Panelists Howard Dean and Nicolle Wallace got into a heated debate on MSNBC's "Morning Joe" on Tuesday over the right of Americans to know about interrogation policies used to question suspected terrorists versus allowing the government to do whatever was necessary to keep the country safe.
The discussion centered around the heavily redacted Senate Intelligence Committee's 6,000-page report, due for release Tuesday that is expected to detail brutal interrogation practices the CIA used on al-Qaida suspects following the 9/11 terror attacks.
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Dean, former chairman of the Democratic National Committee and 2004 Democratic presidential candidate, said the report was a "big deal" because "we purport in this country to be sort of a moral beacon, and our standard of behavior has to be higher than the people who we're preaching to."
Wallace, who served as communications director for President George W. Bush, countered that it was important to allow officials to implement policies that would keep the country safe.
"I pray to God that, until the end of time, we do whatever we have to do to find out what's happening. And, the notion that this somehow makes America less great is asinine and dangerous," Wallace said.
Dean stressed the need for open discussion about the practices, since they helped to define the nation's moral principles.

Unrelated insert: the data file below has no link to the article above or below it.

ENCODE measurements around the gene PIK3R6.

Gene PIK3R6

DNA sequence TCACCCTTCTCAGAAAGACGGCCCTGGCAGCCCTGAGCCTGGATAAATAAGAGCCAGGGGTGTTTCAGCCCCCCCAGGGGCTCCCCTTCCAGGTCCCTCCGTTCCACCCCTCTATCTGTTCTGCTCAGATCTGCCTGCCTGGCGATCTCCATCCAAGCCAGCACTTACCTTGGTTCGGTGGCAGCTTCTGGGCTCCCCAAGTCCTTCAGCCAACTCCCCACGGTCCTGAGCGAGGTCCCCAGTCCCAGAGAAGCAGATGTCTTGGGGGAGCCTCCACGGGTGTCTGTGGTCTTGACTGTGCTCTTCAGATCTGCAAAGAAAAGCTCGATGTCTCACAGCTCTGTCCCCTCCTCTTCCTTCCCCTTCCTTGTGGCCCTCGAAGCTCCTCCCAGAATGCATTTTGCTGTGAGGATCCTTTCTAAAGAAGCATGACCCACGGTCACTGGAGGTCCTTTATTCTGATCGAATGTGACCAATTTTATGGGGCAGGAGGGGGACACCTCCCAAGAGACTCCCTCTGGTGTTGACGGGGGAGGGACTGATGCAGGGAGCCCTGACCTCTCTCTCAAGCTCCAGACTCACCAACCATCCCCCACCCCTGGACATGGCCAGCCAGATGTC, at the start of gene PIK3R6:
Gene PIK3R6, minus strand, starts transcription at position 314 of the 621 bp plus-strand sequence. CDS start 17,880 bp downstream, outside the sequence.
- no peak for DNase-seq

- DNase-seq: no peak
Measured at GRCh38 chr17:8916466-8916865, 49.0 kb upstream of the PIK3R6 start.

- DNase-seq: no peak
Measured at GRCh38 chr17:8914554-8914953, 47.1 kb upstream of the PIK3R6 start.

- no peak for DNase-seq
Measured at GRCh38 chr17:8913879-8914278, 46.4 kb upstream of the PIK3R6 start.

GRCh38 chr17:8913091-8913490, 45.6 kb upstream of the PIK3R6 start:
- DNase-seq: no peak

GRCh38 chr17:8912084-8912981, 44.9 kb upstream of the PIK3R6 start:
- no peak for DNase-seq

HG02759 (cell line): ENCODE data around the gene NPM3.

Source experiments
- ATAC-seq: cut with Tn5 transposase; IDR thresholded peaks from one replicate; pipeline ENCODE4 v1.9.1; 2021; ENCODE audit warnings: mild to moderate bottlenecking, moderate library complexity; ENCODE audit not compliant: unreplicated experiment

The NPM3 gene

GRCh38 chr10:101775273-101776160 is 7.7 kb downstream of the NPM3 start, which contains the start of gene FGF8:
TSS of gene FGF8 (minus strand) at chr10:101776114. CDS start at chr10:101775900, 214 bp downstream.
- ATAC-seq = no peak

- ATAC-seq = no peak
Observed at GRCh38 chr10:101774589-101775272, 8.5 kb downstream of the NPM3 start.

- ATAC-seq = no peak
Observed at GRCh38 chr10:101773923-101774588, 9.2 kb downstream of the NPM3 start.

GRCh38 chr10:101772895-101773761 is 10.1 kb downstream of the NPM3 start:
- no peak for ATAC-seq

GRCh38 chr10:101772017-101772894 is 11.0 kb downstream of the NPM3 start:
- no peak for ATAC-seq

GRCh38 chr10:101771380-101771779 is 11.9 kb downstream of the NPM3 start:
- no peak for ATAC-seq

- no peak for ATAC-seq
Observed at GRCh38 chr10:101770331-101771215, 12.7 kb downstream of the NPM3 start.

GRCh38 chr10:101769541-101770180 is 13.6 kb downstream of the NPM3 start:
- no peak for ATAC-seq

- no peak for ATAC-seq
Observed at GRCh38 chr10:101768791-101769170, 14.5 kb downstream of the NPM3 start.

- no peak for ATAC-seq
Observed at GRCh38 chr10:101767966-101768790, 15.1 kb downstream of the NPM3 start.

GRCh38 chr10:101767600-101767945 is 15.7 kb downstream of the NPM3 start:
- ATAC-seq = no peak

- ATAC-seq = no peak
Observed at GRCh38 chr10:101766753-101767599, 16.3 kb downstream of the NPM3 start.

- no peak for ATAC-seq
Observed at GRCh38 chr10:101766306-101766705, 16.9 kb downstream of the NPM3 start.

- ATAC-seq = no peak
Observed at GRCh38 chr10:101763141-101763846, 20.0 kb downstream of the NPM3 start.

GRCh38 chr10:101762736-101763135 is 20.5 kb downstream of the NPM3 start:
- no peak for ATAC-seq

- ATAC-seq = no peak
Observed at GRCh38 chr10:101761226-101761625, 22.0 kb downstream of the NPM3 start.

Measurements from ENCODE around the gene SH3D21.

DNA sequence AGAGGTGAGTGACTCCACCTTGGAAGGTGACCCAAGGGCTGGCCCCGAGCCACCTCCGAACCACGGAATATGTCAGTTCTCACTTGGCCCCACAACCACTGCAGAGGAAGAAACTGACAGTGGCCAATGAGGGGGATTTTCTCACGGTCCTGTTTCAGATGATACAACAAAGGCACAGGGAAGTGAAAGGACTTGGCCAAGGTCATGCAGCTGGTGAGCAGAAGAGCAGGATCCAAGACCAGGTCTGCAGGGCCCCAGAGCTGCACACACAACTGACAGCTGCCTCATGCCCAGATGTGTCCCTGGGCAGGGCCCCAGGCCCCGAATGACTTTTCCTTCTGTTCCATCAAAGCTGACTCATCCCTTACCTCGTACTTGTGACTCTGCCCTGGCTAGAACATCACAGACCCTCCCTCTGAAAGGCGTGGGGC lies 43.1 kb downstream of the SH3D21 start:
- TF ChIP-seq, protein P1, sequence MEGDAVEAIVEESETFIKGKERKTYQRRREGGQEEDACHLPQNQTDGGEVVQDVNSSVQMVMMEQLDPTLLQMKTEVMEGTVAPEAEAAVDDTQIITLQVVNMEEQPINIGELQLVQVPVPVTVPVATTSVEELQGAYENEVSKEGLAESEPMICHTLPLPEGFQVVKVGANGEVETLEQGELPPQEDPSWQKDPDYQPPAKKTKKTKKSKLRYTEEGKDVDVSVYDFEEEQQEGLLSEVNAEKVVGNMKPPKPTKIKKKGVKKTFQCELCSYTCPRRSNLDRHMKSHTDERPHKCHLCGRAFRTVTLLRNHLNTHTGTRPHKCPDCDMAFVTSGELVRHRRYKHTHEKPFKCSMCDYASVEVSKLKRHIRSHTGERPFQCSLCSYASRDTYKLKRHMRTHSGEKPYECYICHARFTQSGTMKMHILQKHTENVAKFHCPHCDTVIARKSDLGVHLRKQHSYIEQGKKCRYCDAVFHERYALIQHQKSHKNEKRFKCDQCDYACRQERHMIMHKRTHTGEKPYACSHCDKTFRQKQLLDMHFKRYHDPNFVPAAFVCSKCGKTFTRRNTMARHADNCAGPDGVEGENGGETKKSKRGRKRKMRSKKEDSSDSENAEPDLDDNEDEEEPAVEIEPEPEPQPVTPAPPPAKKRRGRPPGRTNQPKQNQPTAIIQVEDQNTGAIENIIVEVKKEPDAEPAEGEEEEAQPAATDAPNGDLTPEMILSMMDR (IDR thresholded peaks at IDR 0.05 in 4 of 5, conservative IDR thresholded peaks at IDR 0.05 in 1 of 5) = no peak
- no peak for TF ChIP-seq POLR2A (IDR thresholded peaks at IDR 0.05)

"All I want out of this report is I want the American people to decide for themselves whether this is a good idea or not — not some closed government that keeps this stuff secret," Dean responded. "This is about what kind of country we have and what kind of human beings we are."
Controversy has surrounded the release of the report under fears it would endanger American lives overseas, and officials on Tuesday placed U.S. embassies around the world on high alert.
While defending the release of the report, Dean said he also supported Obama's drone policy, adding it was a "gross exaggeration" to say drones were commonly dropped on houses to kill anyone inside in order to find one terrorist.
At that point, "Morning Joe" host Joe Scarborough stepped into the conversation and maintained that most Americans wanted policies that kept them safe.
"My point is that the American people support these type of activities," Scarborough said. "Whatever it takes. Keep the country safe. You can look at it, whether it's a drone policy, whether it's NSA, at the end of the day, keep us safe."
Scarborough, a former Florida Republican congressman, said the "most offensive thing" about the release of the report would be for lawmakers to appear appalled at the findings in it since they were briefed ahead of time as to the interrogation practices.
"They briefed liberals. They briefed conservatives. And, everybody said in 2002, 'OK. Yeah, OK.' And, some even asked, 'Is this all you can do?'" he said. "I hope these senators and congressmen that were there getting briefed and were all for it show a little bit of class today."
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